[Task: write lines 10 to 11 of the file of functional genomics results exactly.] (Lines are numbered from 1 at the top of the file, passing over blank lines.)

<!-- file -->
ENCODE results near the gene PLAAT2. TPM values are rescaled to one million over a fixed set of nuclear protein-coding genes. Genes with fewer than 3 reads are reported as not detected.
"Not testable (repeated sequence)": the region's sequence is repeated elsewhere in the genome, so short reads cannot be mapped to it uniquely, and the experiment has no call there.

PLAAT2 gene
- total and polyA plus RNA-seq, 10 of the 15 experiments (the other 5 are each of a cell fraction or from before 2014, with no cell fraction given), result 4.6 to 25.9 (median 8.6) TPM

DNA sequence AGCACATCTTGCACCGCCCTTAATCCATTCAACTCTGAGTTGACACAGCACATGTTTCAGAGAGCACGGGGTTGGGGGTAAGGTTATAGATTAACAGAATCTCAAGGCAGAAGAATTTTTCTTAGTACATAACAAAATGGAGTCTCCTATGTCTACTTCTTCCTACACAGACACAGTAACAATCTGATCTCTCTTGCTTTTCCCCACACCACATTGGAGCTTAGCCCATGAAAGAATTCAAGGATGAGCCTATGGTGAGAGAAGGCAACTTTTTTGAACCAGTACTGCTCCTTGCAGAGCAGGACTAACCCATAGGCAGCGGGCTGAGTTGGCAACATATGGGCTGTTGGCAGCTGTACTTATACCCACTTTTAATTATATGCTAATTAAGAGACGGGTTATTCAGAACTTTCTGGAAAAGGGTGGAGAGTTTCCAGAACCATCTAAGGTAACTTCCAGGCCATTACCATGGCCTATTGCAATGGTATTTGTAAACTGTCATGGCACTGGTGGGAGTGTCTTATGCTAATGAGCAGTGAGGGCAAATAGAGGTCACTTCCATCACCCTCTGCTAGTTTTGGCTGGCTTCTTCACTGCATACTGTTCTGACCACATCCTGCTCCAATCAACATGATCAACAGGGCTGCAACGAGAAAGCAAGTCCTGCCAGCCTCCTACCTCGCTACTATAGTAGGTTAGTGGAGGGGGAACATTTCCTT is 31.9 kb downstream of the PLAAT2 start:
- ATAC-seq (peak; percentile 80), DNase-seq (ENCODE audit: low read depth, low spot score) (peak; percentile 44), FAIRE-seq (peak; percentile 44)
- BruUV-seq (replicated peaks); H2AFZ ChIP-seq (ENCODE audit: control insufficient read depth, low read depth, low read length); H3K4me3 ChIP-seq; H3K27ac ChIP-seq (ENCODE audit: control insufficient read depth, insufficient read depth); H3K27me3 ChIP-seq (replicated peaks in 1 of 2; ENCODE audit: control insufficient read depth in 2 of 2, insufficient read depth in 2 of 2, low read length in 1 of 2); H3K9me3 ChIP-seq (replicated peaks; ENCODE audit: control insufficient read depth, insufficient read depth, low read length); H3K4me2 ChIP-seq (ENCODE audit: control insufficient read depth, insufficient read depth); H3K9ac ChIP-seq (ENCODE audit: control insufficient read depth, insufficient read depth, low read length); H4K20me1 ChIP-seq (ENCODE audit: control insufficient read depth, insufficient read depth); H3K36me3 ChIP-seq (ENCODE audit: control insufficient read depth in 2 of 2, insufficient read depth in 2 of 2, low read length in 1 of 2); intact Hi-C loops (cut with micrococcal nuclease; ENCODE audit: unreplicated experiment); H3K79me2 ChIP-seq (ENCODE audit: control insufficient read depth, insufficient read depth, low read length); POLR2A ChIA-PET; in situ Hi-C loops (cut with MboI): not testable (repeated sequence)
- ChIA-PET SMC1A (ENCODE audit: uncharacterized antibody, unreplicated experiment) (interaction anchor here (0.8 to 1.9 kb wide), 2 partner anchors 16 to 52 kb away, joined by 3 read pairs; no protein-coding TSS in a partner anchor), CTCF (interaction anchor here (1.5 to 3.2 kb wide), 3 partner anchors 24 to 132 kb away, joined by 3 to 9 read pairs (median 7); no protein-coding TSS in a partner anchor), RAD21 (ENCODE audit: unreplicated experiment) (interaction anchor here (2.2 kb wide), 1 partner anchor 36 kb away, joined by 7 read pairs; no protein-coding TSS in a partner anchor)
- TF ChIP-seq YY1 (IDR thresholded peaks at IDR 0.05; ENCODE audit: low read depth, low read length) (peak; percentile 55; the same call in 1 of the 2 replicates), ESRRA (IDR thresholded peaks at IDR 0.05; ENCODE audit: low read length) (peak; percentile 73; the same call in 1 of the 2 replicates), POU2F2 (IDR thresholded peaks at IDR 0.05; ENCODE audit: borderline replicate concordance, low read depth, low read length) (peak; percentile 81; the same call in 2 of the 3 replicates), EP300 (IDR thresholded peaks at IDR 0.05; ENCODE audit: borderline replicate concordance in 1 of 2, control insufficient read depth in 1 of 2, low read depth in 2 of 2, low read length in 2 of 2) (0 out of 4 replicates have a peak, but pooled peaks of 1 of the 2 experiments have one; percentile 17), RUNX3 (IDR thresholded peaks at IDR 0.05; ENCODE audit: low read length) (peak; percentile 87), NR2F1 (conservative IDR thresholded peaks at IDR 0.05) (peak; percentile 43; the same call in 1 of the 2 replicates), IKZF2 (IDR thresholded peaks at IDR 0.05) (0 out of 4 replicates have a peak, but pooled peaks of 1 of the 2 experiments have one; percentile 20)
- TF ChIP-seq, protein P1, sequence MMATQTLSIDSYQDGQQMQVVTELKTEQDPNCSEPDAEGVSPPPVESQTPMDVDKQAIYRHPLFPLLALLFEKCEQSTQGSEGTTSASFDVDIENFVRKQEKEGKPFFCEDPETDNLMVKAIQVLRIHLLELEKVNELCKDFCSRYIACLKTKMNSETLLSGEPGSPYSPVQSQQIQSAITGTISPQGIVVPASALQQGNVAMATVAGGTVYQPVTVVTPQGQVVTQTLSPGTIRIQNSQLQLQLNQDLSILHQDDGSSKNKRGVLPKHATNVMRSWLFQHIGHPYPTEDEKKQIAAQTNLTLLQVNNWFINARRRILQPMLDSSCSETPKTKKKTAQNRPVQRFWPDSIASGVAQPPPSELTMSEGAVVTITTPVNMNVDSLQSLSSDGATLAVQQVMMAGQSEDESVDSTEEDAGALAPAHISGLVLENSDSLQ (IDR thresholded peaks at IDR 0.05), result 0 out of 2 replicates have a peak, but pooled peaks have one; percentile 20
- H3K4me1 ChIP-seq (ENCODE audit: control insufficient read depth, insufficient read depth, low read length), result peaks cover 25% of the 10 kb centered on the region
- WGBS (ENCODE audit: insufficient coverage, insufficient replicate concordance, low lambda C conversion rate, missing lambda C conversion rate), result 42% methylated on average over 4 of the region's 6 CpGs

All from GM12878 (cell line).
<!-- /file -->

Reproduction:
- TF ChIP-seq, protein P1, sequence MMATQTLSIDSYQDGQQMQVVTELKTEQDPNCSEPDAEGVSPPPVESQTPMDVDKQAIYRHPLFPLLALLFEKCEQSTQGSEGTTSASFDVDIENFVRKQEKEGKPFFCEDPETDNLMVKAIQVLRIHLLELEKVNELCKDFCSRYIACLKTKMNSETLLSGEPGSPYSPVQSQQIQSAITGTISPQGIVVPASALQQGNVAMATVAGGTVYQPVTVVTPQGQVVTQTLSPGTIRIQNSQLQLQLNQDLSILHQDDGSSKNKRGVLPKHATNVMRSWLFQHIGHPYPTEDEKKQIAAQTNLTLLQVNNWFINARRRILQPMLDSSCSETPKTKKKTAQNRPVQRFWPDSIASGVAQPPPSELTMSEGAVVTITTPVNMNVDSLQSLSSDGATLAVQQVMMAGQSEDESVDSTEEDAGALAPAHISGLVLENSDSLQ (IDR thresholded peaks at IDR 0.05), result 0 out of 2 replicates have a peak, but pooled peaks have one; percentile 20
- H3K4me1 ChIP-seq (ENCODE audit: control insufficient read depth, insufficient read depth, low read length), result peaks cover 25% of the 10 kb centered on the region